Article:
The 20s are all about becoming the real you. I used to think it was ridiculous when people would say that they needed time to find themselves, now I I think it may quite possibly be the most important thing we get to do in this life. Everything else either works or doesn't dependent on whether or not we get to be our full selves. I say get because it's an immense privilege and one every single human DESERVES to be yourself. The reality is, as for now, not everyone and honestly very few people ever get to wholeheartedly be themselves. It's sad, scary, and truly disappointing. We should get to be, at least in this sense of the word, ourselves in the most authentic ways possible. Join me on a miniature path to liberation.

I am a feminist. There I said it. I know what you're thinking, I'm betraying my own gender and sex (first of all there are not interchangeable or the same; neither are a binary but sex has to do with what you were assigned biologically at birth whereas gender is how you see yourself). You're thinking I must hate men, and subsequently myself. You're thinking what I just said doesn't make sense. Well, I'm about to share my perspectives with you (as always), take them or leave them but at least consider them. I watched Emma Watson of the Harry Potter series fame give her riveting and powerfully moving speech (whether it be her eloquent delivery, poignant use of pauses, shaking vulnerability, or her celebrity status - probably a mixture of it all) in front of the UN. Yeah, that's right, the United Nations. If you haven't seen it, you should check it out here #HeforShe Speech . There are a few powerful quotes that resonated most with me. "Feminism by definition is the belief that men and women should have equal rights and opportunities. It is the theory of the political, economic and social equality of the sexes" in getting back to the basics. However I will  say that if women whether are outraged, pissed off, or angry about the oppressive institutions they've had to endure for centuries is irrelevant but they do have the right to be (as if they need my permission). They've been speaking out against their mistreatment for years, it shouldn't take a celebrity to let their cause be taken seriously, it's not something new. This is an issue for men because it's a human rights issue. Until those of who have have the social power (aka men that we gave to ourselves mind you) to make change, nothing can/will happen. Women need men to rally not ahead of them, not behind them, but with them. We need to march hand in hand to liberate all of us. Check out my posts combatting sexism here: Women's Intuition & Femme Fatale.
"If we stop defining each other by what we are not and start defining ourselves by who we are, we can all be freer. And this is what He for She is about. It's about freedom. I want men to take up this mantle. So their daughters, sisters and mothers can be free from prejudice, but also so that their sons have permission to be vulnerable and human too — reclaim those parts of themselves they abandoned and in doing so be a more true and complete version of themselves." Emma Watson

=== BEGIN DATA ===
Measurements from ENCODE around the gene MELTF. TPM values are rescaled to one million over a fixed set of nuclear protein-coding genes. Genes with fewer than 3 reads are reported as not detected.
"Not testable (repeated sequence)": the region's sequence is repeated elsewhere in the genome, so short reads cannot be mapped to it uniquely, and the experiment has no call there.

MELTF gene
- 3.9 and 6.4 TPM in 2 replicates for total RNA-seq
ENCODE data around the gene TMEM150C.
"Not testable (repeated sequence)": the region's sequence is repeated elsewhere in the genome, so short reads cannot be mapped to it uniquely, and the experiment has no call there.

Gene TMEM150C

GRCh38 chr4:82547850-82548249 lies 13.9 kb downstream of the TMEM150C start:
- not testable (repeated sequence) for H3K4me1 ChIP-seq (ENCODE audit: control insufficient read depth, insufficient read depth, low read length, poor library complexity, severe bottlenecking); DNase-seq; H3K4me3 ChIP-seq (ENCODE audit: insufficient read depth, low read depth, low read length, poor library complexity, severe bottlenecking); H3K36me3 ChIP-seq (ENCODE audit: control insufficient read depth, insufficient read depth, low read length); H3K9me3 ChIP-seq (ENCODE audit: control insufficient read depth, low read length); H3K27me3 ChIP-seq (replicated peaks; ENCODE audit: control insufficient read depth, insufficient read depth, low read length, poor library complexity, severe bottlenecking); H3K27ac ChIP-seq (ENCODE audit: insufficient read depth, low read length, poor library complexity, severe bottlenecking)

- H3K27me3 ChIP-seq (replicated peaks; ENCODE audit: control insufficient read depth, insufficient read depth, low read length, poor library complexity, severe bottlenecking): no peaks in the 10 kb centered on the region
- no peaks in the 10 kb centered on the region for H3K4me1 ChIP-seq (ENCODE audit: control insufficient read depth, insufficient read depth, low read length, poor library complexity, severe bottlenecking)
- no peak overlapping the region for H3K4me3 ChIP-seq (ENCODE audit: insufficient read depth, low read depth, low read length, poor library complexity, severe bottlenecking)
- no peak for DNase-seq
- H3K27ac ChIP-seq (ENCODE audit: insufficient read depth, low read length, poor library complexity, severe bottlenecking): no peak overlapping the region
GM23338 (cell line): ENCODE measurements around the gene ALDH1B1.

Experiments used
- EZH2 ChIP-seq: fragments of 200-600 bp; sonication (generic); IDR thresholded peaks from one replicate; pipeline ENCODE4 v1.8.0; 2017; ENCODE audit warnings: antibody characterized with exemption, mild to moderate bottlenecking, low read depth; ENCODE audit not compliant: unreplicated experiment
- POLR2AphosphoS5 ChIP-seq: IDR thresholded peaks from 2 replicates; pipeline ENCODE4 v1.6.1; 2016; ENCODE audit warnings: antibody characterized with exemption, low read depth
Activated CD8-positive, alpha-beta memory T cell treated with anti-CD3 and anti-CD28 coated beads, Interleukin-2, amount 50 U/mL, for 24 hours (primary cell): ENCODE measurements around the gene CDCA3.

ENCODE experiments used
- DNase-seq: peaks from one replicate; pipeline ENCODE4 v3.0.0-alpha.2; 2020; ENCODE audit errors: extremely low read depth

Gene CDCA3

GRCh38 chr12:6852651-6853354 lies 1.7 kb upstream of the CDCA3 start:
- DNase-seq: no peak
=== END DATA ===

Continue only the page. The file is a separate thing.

I think I've been a feminist for the entirety of my life but only in the past couple of years have I really found tangible ways to show my support, advocate, and be vocal about standing up for gender equality. I am a feminist because anyone being mistreated for an identity they literally have no control over makes absolutely no sense. Fundamentally it's irrational for women to be discriminated against on the basis of their sex. Also, as someone who has been fortunate to have both a mother and a sister who has loved him unconditionally I would do anything to see them treated with the same respect and dignity that I receive. So why do men need feminism it's simple because we just as much as women are imprisoned by our assigned gender roles. You can fulfill all the stereotypes and be as much as the ideal man (as if that's a singular thing) as you want, if that's you, that's fine, but it's also worth questioning where you get those ideals and whether you want to perpetuate them or not.

We need feminism because too many of us are suffering in silence because it's "not manly" to have feelings let alone talk about our emotions and our issues. We are forced to keep what we deal with quiet. We're looked down upon (just like women are) when we need to ask for help. You know what's absolutely ridiculous, people being made to feel shame because they require assistance. No one, sincerely, no damn body should ever have to feel less than because they have a lot to process. We all have things we need to work through, that's a reality of being a human being. Why do we keep people isolated by calling them weak, telling them to 'man up' or 'grow a pair' or a 'little bitch?' Why is not okay to be not okay? Not to mention all the issues that men can face and do endure but are socialized to not discuss like mental health, body image, self-esteem etc. Men can and are sexually assaulted (albeit a less reported rate than women), have eating disorders, or benefit from counseling. We have problems, that's an undeniable fact. Why do we pretend like we don't?